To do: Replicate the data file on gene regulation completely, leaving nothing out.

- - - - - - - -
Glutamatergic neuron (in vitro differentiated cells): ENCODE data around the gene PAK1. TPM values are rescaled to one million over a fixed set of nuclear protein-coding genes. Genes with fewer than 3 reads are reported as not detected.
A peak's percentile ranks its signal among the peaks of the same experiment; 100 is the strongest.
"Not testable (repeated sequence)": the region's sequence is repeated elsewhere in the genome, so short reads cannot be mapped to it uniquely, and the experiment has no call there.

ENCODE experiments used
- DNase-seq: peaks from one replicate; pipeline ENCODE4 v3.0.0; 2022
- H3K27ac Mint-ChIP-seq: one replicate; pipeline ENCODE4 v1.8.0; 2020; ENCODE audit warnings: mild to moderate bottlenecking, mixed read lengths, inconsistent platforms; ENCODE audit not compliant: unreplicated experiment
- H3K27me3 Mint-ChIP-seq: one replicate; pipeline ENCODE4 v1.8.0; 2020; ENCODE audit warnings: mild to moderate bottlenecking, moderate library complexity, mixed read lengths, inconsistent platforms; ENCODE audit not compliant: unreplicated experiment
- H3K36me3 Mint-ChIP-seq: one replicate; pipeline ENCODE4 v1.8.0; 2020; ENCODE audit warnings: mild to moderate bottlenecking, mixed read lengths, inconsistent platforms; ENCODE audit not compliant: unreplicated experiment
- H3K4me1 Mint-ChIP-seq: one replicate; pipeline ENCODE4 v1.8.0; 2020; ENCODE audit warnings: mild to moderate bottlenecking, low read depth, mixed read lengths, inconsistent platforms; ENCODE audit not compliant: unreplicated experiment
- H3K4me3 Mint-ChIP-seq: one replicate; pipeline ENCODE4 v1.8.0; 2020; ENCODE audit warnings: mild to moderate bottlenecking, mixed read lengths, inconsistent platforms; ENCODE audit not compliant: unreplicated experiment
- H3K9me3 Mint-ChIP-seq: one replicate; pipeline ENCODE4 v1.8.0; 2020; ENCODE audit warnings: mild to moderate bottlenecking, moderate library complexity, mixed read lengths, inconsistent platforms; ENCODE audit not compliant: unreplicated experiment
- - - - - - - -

Glutamatergic neuron (in vitro differentiated cells): ENCODE data around the gene PAK1. TPM values are rescaled to one million over a fixed set of nuclear protein-coding genes. Genes with fewer than 3 reads are reported as not detected.
A peak's percentile ranks its signal among the peaks of the same experiment; 100 is the strongest.
"Not testable (repeated sequence)": the region's sequence is repeated elsewhere in the genome, so short reads cannot be mapped to it uniquely, and the experiment has no call there.

ENCODE experiments used
- DNase-seq: peaks from one replicate; pipeline ENCODE4 v3.0.0; 2022
- H3K27ac Mint-ChIP-seq: one replicate; pipeline ENCODE4 v1.8.0; 2020; ENCODE audit warnings: mild to moderate bottlenecking, mixed read lengths, inconsistent platforms; ENCODE audit not compliant: unreplicated experiment
- H3K27me3 Mint-ChIP-seq: one replicate; pipeline ENCODE4 v1.8.0; 2020; ENCODE audit warnings: mild to moderate bottlenecking, moderate library complexity, mixed read lengths, inconsistent platforms; ENCODE audit not compliant: unreplicated experiment
- H3K36me3 Mint-ChIP-seq: one replicate; pipeline ENCODE4 v1.8.0; 2020; ENCODE audit warnings: mild to moderate bottlenecking, mixed read lengths, inconsistent platforms; ENCODE audit not compliant: unreplicated experiment
- H3K4me1 Mint-ChIP-seq: one replicate; pipeline ENCODE4 v1.8.0; 2020; ENCODE audit warnings: mild to moderate bottlenecking, low read depth, mixed read lengths, inconsistent platforms; ENCODE audit not compliant: unreplicated experiment
- H3K4me3 Mint-ChIP-seq: one replicate; pipeline ENCODE4 v1.8.0; 2020; ENCODE audit warnings: mild to moderate bottlenecking, mixed read lengths, inconsistent platforms; ENCODE audit not compliant: unreplicated experiment
- H3K9me3 Mint-ChIP-seq: one replicate; pipeline ENCODE4 v1.8.0; 2020; ENCODE audit warnings: mild to moderate bottlenecking, moderate library complexity, mixed read lengths, inconsistent platforms; ENCODE audit not compliant: unreplicated experiment